Digital cameras have raised the bar. With no more worries about wasting film, the number of family pictures per event can easily number in the hundreds. But if you’re not getting many keepers, it’s probably not the camera. It’s you.
Step back for portraits.
Far too many people think they should get close and personal when taking a portrait. Cameras make features look distorted up close. For example, noses and eyes appear exaggeratedly large.
When shooting portraits, stand about 15 feet from your subject. For a tight shot of the subject’s face, use your digital camera’s zoom. You’ll get the cropping you need.
For full-length shots, zoom out. But use care. Wide-angle shots introduce distortion. This leads to very unflattering shots.
Frame the shot
Good composition greatly improves your photographs. There are many compositional rules. Here’s a rundown on the essentials.
Don’t center subjects in the frame. This is boring. Instead, think of your photograph as a 3-by-3 grid. Subjects should be one-third from the top or bottom of the frame. They should also be one-third from either side of the frame.
Curves, particularly S-curves, make a photo more appealing. Curves lead the viewer into the photograph. The curve should start at the photo’s edge and approach the subject.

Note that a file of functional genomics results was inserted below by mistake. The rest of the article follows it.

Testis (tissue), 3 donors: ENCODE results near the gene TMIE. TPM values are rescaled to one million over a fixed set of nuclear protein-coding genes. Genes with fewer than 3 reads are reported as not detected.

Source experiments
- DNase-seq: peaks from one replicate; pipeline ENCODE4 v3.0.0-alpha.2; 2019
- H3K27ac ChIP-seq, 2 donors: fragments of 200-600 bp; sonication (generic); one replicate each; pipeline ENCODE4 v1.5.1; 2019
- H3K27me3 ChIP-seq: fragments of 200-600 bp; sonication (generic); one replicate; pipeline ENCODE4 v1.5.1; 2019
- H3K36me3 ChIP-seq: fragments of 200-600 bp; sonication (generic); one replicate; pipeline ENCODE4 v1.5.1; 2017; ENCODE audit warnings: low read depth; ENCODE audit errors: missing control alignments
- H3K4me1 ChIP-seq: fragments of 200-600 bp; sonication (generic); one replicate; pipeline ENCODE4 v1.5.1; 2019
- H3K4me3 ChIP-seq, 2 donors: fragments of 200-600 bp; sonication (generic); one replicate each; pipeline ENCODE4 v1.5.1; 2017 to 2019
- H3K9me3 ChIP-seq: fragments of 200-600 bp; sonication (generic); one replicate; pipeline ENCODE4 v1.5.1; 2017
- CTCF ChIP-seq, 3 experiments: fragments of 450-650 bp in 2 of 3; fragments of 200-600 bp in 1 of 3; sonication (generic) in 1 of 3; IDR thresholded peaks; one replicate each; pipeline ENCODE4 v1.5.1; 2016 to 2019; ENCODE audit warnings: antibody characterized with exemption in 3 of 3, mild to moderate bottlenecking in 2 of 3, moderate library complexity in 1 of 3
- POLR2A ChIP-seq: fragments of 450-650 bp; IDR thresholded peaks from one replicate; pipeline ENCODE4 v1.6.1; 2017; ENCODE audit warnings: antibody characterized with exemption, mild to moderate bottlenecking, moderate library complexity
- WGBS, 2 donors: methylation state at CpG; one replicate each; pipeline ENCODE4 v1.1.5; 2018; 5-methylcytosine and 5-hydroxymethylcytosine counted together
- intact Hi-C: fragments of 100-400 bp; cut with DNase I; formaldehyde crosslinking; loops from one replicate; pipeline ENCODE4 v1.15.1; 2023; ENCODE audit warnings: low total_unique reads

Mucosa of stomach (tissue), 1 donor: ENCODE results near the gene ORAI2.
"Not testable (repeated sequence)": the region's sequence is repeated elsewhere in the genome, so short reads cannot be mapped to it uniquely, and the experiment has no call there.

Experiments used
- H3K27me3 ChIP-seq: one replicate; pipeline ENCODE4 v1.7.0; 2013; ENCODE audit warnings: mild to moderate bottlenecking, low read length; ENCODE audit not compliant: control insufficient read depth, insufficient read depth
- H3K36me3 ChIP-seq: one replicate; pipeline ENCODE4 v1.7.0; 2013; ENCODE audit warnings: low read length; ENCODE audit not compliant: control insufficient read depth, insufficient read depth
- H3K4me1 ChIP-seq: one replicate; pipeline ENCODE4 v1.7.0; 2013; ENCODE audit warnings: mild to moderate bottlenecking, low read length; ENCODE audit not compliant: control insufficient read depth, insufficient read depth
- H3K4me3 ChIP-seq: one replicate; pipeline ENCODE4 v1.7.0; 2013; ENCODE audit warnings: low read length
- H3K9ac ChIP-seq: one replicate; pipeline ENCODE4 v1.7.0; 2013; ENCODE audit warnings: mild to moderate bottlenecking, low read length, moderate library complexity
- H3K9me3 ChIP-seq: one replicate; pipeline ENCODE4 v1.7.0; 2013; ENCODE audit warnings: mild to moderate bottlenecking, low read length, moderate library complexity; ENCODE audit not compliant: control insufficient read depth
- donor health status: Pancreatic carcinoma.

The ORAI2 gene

Triangular shapes are also interesting compositionally. Use points of other objects to create a triangle.
Pay attention to the foreground and background of your images. Reframe a shot to eliminate distractions. Compositional rules are suggestions proven to work, but you can achieve interesting photos without following them.
For example, when taking a picture of a child, get down on their level.
Get the action shot
Action is difficult to capture. Maybe you’re waiting for the right moment to take a photo. Before you know it, the moment’s passed — and the opportunity.
You can avoid this if you are using a point and shoot camera. Say you’re photographing someone riding a bicycle. Lock focus on the bicyclist by pressing the shutter half way.
Follow the bicyclist with your camera. At the right moment, press the shutter all the way. Continue to pan until the shot is taken. The bicyclist should be clear. However, a blurred background conveys the motion.
Careful with flash
Flash is greatly misunderstood. It can help in dim situations. However, the results are often disappointing. Flash can bleach skin tones and alter the photograph’s colors. It also leaves harsh, unappealing shadows.
Flash is better suited for outside use on a sunny day. That’s right. You may have shadows covering a subject’s face. Fill flash removes these shadows. It shouldn’t affect the rest of the photo.
Try some cool tricks
Undoubtedly you’ve seen techniques you’d like to mimic. So let me give you pointers for achieving some popular shots.
Maybe you’d like to capture light trails — like those from car lights. You must adjust some camera settings. Use the smallest aperture or a slow shutter speed for a long exposure. Want a photo of water rushing over a waterfall? The concept is similar. Again, use a long exposure.
Want a photo where the subject seems to move? Use a relatively long shutter speed. Zoom in on the subject as the photo is being taken. The main elements of the photo appear in focus. Objects around the edges are blurred, as if by motion.